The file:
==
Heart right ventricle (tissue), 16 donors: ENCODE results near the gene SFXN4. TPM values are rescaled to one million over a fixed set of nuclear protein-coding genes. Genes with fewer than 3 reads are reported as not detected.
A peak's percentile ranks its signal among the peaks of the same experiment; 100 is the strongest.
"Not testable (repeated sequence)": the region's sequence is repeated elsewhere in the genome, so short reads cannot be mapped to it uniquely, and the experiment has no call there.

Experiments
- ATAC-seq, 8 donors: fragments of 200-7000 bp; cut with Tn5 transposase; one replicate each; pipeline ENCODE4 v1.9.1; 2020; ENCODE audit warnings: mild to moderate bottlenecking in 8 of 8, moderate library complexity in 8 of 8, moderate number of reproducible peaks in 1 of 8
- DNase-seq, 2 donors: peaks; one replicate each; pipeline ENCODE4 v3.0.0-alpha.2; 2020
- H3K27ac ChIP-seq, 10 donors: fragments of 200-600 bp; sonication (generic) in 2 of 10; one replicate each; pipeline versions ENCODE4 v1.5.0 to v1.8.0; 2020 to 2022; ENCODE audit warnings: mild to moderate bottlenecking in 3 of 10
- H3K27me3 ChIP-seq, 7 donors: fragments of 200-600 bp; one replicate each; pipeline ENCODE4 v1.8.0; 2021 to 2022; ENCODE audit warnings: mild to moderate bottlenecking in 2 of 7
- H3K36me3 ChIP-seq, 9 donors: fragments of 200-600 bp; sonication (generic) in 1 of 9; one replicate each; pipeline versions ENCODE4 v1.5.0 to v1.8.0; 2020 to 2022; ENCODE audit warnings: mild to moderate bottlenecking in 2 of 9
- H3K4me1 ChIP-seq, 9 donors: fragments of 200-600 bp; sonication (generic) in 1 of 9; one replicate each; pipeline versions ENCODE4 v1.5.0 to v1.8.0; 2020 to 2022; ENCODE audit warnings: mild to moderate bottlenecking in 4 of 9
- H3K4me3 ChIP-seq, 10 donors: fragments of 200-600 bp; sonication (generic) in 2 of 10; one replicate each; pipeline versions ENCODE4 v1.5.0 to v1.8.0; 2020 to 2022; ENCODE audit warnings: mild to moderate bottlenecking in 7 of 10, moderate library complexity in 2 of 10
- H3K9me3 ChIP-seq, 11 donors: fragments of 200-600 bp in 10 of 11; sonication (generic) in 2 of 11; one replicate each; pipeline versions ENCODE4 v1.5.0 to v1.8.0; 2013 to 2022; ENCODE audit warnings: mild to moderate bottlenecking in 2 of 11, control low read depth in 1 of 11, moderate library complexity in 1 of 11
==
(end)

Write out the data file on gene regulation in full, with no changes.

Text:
Heart right ventricle (tissue), 16 donors: ENCODE results near the gene SFXN4. TPM values are rescaled to one million over a fixed set of nuclear protein-coding genes. Genes with fewer than 3 reads are reported as not detected.
A peak's percentile ranks its signal among the peaks of the same experiment; 100 is the strongest.
"Not testable (repeated sequence)": the region's sequence is repeated elsewhere in the genome, so short reads cannot be mapped to it uniquely, and the experiment has no call there.

Experiments
- ATAC-seq, 8 donors: fragments of 200-7000 bp; cut with Tn5 transposase; one replicate each; pipeline ENCODE4 v1.9.1; 2020; ENCODE audit warnings: mild to moderate bottlenecking in 8 of 8, moderate library complexity in 8 of 8, moderate number of reproducible peaks in 1 of 8
- DNase-seq, 2 donors: peaks; one replicate each; pipeline ENCODE4 v3.0.0-alpha.2; 2020
- H3K27ac ChIP-seq, 10 donors: fragments of 200-600 bp; sonication (generic) in 2 of 10; one replicate each; pipeline versions ENCODE4 v1.5.0 to v1.8.0; 2020 to 2022; ENCODE audit warnings: mild to moderate bottlenecking in 3 of 10
- H3K27me3 ChIP-seq, 7 donors: fragments of 200-600 bp; one replicate each; pipeline ENCODE4 v1.8.0; 2021 to 2022; ENCODE audit warnings: mild to moderate bottlenecking in 2 of 7
- H3K36me3 ChIP-seq, 9 donors: fragments of 200-600 bp; sonication (generic) in 1 of 9; one replicate each; pipeline versions ENCODE4 v1.5.0 to v1.8.0; 2020 to 2022; ENCODE audit warnings: mild to moderate bottlenecking in 2 of 9
- H3K4me1 ChIP-seq, 9 donors: fragments of 200-600 bp; sonication (generic) in 1 of 9; one replicate each; pipeline versions ENCODE4 v1.5.0 to v1.8.0; 2020 to 2022; ENCODE audit warnings: mild to moderate bottlenecking in 4 of 9
- H3K4me3 ChIP-seq, 10 donors: fragments of 200-600 bp; sonication (generic) in 2 of 10; one replicate each; pipeline versions ENCODE4 v1.5.0 to v1.8.0; 2020 to 2022; ENCODE audit warnings: mild to moderate bottlenecking in 7 of 10, moderate library complexity in 2 of 10
- H3K9me3 ChIP-seq, 11 donors: fragments of 200-600 bp in 10 of 11; sonication (generic) in 2 of 11; one replicate each; pipeline versions ENCODE4 v1.5.0 to v1.8.0; 2013 to 2022; ENCODE audit warnings: mild to moderate bottlenecking in 2 of 11, control low read depth in 1 of 11, moderate library complexity in 1 of 11